The government aims for 100 percent recyclable plastic to be in common use by 2027.
The other big four Asian plastic polluters are yet to give comprehensive figures on plastic use during the virus.
But some cities in Japan have reported an increase in plastic waste, even though its citizens are better at recycling.
Concerned by Thailand’s enduring addiction to plastic, civil society is hoping to inspire a public detox.
In northern Thailand, an academic is leading a team paving roads with plastic bags mixed with sand.
The composite slabs are lighter to transport and can last up to 400 years before decomposing, says Wechsawan Lakas of Chiang Mai Rajabhat University.
His inspiration to find an alternative came after a trip to the beach with his two young sons, who discovered waters bloated with plastic waste.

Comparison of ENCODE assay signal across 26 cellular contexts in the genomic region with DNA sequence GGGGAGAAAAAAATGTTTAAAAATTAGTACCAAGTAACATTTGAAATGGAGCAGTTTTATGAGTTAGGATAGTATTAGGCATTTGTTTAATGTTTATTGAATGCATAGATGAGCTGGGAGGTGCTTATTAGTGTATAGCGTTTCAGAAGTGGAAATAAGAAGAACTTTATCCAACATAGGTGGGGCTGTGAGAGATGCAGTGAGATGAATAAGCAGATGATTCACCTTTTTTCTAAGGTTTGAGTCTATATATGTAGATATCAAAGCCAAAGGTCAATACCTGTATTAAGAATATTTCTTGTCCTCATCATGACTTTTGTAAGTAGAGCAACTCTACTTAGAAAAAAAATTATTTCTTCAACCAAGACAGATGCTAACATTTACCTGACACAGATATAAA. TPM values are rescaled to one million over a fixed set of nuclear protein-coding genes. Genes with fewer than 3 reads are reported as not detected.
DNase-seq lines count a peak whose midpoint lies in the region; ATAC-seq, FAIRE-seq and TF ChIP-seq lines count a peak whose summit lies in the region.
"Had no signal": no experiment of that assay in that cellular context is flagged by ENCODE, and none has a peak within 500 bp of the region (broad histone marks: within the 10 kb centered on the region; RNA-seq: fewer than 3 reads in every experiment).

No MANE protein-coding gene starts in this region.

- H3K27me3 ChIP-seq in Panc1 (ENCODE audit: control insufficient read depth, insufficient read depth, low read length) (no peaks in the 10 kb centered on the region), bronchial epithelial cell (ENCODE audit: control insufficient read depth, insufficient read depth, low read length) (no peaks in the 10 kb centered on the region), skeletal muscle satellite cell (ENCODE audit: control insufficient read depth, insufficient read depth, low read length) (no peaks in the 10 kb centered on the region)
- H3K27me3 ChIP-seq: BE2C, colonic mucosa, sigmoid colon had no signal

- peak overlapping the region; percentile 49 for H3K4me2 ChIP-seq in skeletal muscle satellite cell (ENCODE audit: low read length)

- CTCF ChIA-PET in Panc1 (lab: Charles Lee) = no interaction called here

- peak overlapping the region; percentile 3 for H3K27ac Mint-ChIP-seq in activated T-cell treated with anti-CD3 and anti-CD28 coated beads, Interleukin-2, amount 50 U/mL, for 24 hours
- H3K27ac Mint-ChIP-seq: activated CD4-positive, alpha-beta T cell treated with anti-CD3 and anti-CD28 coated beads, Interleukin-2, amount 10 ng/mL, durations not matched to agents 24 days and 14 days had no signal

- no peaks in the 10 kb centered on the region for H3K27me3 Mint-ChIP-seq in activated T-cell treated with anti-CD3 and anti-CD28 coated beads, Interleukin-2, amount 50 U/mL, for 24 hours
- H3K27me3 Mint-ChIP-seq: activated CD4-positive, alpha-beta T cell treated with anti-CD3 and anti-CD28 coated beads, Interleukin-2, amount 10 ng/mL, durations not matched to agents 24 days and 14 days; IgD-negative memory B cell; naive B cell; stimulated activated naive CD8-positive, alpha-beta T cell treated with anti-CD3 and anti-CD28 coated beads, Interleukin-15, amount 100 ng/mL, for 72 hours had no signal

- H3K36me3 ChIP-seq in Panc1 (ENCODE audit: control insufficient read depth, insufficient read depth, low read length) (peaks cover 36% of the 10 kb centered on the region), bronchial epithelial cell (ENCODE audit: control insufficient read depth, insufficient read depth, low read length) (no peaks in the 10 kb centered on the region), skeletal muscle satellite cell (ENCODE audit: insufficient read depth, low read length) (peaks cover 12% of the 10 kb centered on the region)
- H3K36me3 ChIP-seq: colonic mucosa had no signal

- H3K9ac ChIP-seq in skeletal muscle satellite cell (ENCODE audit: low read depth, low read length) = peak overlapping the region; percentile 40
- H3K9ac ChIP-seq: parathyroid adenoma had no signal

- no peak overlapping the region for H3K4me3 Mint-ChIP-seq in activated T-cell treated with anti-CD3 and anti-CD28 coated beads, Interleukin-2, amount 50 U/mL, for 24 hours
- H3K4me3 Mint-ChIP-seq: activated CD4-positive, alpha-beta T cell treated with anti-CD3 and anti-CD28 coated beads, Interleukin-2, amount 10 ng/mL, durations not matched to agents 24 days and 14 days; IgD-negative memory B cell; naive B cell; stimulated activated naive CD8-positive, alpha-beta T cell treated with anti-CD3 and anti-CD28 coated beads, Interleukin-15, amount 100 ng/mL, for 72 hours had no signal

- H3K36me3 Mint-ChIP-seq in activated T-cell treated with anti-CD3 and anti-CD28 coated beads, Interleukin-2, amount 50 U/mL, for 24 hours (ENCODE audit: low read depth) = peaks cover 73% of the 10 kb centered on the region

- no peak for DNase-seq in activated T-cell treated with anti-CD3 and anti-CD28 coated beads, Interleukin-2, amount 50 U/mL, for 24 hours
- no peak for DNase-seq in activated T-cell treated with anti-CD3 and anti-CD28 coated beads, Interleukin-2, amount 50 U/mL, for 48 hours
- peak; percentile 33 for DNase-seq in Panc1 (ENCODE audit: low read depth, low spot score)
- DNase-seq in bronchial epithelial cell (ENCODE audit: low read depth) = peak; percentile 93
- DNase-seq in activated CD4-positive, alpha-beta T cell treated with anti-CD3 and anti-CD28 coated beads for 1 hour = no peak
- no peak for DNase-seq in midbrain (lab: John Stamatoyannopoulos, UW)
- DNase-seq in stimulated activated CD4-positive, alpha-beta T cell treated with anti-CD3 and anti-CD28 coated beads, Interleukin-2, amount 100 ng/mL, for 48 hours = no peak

But the small gains are outsized by the scale of the Thai plastics industry, he says, insisting greater political will is needed to alter both consumer habits and the sources of raw materials.
“Because of the power of the petrochemical industry it will be difficult for the government to implement aggressive policies,” he warns.
“Changing mentalities will take years.”
by By Sophie DEVILLER and Pitcha DANGPRASITH in Chiang Mai
PHOTOS BY LILLIAN SUWANRUMPHA/afp